Southport and Ainsdale Golf Club

What we say

Southport and Ainsdale Golf Club is best known for its Ryder Cups, but beyond that history lies one of the best golf courses in England.

A full eight decades have admittedly passed since it did so, but it is now extremely hard to imagine the Ryder Cup being held at Southport & Ainsdale as you pull into the car park of this storied club on the Lancashire coast.

A standard golf club barrier gains you entrance to a standard golf club car park, from which you climb up a few stairs towards a homely little pro shop attached to a neat but characterful two-storey clubhouse.

There is nothing extravagant about your first impressions of ’S&A’. 

The principal feeling is that this is very different to the experience of arriving at courses that have hosted the Ryder Cup since the mid-80s. In fact, you might laugh to yourself at the thought of all the superfluous stuff that surrounds the Ryder Cup (and The Open) these days fitting in somewhere like S&A

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But if like me you can do without billowing flags, enormous signs, grand driveways, vast car parks and general noisy fanfare, you will agree it is none the worse for that.

S&A can in fact look down on all but one European host of the Ryder Cup, having hosted the matches twice. Only The Belfry – with an overindulged four – tops it.

Those GB&I v USA occasions, in 1933 and then four years later, are part of a storied history of one of England’s great clubs.

Founded in 1906, as early as 1914 it staged the Lancashire Amateur – something it has done eight further occasions, most recently in 2009.

The first professional event to be held here was in 1917, when JH Taylor, Ted Ray and James Braid played an exhibition match to raise funds for soldiers wounded in the war.

It then staged numerous tournaments in the formative years of what was to become the European Tour, including the Dunlop 2000 Guineas, which offered one of the richest prizes in British golf. As a result, few great players have not played here. It was the stage for Jack Nicklaus’ first overseas professional tournament, the Piccadilly tournament in 1962. Five-time Open champion Peter Thompson also played in that event, and in fact won it. Arnold Palmer represented his country here in the Nine Nations in 1965. It is however the twin Ryder Cup matches for which it is best known. Although quite how well known it is that S&A hosted two Ryder Cups is a moot point. It’s hard to escape the feeling its Ryder Cup pedigree should be far more widely recognised than it is. Certainly if it happened today, the venue would be revered… and as we know these days, the venues are selected for more than just the merit of the course.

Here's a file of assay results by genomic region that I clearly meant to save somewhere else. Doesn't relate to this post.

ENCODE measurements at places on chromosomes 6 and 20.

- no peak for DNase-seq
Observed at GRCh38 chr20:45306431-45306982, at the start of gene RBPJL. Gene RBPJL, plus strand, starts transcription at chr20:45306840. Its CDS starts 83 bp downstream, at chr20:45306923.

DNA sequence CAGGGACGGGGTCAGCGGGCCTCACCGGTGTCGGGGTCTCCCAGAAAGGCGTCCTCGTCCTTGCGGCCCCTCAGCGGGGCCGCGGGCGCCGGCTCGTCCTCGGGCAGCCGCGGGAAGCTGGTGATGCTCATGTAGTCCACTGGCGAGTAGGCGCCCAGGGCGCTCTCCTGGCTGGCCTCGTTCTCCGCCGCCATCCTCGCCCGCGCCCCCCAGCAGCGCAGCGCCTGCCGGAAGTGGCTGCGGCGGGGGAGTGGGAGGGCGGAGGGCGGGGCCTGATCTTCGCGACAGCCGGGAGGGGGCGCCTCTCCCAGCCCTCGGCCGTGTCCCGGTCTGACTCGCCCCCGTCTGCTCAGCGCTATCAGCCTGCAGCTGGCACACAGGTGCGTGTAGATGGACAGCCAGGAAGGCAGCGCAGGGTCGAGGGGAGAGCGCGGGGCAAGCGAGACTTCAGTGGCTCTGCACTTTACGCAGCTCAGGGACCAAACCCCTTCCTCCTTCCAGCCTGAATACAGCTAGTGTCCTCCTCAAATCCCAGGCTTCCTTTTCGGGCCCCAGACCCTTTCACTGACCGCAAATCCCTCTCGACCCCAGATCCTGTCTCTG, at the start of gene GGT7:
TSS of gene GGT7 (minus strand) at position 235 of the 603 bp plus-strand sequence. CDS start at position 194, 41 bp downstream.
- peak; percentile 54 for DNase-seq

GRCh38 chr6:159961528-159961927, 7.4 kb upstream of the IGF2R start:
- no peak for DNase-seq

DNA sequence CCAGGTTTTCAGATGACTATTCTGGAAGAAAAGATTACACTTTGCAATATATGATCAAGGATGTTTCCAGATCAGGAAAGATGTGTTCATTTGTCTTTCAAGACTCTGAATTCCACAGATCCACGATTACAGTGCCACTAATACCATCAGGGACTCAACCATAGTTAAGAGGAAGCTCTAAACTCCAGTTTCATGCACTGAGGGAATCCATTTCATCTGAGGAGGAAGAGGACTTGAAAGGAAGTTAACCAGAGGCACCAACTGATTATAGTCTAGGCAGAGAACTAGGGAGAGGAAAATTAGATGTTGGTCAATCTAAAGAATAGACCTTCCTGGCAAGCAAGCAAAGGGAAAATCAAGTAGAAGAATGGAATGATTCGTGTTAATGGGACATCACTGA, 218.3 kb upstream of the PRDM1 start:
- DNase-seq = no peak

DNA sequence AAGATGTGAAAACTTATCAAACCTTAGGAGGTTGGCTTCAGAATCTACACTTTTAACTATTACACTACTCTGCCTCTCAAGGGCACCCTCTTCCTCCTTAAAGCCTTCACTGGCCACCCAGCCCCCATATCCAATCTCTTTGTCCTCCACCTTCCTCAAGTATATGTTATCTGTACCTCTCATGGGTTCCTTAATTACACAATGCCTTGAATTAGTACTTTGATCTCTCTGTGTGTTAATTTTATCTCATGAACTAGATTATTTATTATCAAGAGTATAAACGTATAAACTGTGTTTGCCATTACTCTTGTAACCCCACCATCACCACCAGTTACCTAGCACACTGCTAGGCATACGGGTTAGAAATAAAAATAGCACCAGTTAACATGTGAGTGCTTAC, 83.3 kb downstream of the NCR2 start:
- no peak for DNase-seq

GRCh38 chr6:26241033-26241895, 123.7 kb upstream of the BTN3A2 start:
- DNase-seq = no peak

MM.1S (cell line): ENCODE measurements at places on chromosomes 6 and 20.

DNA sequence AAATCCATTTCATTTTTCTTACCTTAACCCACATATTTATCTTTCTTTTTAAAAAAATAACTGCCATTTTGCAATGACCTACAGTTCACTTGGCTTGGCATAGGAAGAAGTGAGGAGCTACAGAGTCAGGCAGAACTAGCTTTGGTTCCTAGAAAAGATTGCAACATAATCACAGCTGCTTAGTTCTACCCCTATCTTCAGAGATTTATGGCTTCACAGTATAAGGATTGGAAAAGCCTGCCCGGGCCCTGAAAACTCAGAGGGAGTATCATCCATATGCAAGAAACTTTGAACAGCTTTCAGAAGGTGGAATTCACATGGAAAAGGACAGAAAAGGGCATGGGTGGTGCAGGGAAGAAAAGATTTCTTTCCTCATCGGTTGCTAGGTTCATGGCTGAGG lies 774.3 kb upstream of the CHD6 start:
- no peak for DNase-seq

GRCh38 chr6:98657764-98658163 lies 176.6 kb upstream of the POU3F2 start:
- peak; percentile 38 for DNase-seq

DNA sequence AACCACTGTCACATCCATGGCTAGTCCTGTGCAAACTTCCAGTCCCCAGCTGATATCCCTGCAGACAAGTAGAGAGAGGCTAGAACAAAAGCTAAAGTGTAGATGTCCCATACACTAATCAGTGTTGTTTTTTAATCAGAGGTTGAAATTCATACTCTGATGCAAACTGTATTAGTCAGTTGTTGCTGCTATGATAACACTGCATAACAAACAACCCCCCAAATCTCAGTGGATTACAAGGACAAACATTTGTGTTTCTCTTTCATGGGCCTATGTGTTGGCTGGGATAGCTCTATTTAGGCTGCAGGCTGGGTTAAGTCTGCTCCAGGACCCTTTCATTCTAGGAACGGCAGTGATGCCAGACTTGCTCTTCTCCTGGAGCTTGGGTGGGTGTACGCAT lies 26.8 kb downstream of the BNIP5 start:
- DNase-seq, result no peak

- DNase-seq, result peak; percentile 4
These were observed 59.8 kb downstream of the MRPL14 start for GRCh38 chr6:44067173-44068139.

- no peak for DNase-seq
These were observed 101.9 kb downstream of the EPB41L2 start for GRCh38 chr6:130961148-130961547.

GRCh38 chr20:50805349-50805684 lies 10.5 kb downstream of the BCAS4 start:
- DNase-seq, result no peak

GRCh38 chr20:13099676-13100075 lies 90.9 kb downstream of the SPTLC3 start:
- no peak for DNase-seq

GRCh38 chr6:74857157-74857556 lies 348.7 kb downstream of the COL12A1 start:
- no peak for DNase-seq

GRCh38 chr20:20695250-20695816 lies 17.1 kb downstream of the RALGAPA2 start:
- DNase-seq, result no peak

Back then, the course’s worth was the pre-eminent factor. And this links on the northern edge of Liverpool would greet some of the great names in the game’s history when it staged the two matches.

In 1933 the captains were Walter Hagen and JH Taylor and the contest went down to the last match between Syd Easterbrook and America’s Denny Shute. The latter three-putted the 18th to hand a singles victory to Easterbrook and the match to GB&I. Four years later, Ben Hogan and Henry Cotton captained, but this time the visitors strolled to a 8-4 victory with a young Byron Nelson their star man.

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S&A’s storied existence continues to this day, with the head pro a celebrated golfer, having won two European Tour titles and played in The Open on four occasions.

Jim Payne forged a stellar amateur career that culminated in a Walker Cup appearance and a pairing with Nicklaus in the final round of the 1991 Open at Royal Birkdale, when he finished as the leading amateur.

He was Rookie of the Year on the European Tour and won the 1993 Turespana Iberia Open and 1996 Italian Open, but now he has to content himself with an epic view from his pro shop every day he’s at work.

It is hard to think of an opening hole on any Ryder Cup venue which you’d rather play than S&A’s.

Starting with a par 3 is widely thought to affect pace of play – and especially when it is as exacting as this one – but seeing the full hole from the clubhouse and starter’s hut in this manner has loads of appeal.

This 204-yard opener plays downhill to a small green pock-marked by nine bunkers, scattered randomly around its front half. On a calm day or with a breeze helping it feels like a gorgeous start to a round; with conditions not in your favour, reaching for a three-wood for your first swing of the day with which to try to locate this narrow, undulating green is less appealing.

Even in that scenario however, the idyllic links scene has you already engrossed.

It is followed by a handsome par 5 that shows off typical S&A landscape; heather mixing with marram and gorse as it frames gently undulating linksland punctuated by pot bunkers.